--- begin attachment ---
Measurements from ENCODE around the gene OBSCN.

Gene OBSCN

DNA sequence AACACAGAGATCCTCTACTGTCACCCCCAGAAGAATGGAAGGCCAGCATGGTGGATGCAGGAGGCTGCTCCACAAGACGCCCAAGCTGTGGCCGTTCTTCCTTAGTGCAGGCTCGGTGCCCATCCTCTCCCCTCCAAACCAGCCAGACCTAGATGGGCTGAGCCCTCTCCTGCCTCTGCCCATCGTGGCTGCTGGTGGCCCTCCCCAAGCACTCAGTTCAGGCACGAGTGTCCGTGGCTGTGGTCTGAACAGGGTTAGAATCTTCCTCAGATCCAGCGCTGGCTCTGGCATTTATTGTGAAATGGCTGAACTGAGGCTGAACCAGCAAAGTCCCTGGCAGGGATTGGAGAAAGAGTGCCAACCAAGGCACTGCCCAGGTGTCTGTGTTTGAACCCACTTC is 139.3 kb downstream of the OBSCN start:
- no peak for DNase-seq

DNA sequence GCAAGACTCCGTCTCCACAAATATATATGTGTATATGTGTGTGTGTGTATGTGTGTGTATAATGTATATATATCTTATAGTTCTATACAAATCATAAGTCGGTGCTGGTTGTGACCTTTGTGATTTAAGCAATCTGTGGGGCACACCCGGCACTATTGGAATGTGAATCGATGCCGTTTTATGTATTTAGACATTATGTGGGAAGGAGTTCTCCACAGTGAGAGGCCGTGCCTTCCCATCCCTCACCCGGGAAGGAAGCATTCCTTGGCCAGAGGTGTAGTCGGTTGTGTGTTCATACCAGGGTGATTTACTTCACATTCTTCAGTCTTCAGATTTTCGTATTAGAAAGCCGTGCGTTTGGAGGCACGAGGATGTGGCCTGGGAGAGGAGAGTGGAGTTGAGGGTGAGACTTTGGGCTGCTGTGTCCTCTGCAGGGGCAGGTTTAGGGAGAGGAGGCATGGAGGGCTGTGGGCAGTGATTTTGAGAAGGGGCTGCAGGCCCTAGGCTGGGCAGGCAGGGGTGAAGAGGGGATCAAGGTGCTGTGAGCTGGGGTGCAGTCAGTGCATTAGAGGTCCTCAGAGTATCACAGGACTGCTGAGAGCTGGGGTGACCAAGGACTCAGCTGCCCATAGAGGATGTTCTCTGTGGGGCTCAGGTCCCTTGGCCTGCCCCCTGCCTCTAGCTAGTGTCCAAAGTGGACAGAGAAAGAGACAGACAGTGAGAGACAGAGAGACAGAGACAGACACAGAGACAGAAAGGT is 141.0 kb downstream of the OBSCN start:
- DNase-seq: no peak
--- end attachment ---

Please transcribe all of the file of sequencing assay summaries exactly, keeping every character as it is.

Measurements from ENCODE around the gene OBSCN.

Gene OBSCN

DNA sequence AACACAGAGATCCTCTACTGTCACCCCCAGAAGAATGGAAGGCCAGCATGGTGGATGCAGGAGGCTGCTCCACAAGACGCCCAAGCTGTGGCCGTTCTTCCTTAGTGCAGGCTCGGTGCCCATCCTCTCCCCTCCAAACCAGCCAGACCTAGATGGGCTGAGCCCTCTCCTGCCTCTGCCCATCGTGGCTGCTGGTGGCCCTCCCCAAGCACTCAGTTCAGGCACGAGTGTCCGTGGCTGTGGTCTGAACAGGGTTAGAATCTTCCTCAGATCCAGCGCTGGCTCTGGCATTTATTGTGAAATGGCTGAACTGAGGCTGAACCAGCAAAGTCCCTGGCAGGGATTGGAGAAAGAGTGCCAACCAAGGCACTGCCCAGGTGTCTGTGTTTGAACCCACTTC is 139.3 kb downstream of the OBSCN start:
- no peak for DNase-seq

DNA sequence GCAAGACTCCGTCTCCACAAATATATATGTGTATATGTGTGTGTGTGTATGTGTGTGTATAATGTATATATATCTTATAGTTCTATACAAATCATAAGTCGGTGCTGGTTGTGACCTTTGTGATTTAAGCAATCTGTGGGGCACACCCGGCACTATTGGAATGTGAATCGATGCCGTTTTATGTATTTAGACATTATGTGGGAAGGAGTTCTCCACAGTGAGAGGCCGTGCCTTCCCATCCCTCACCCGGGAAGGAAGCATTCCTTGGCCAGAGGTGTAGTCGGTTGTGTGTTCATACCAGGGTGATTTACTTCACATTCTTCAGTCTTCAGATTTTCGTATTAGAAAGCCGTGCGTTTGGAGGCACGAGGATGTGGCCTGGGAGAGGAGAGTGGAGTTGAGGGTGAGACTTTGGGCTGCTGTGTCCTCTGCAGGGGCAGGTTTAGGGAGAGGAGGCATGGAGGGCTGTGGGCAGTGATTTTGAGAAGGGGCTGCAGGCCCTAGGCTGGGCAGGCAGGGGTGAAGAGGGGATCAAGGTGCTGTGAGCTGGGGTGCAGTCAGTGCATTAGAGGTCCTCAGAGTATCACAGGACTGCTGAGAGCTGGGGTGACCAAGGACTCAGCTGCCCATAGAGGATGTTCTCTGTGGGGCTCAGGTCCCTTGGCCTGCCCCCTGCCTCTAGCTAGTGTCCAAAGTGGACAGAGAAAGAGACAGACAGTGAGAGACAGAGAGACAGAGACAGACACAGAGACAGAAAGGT is 141.0 kb downstream of the OBSCN start:
- DNase-seq: no peak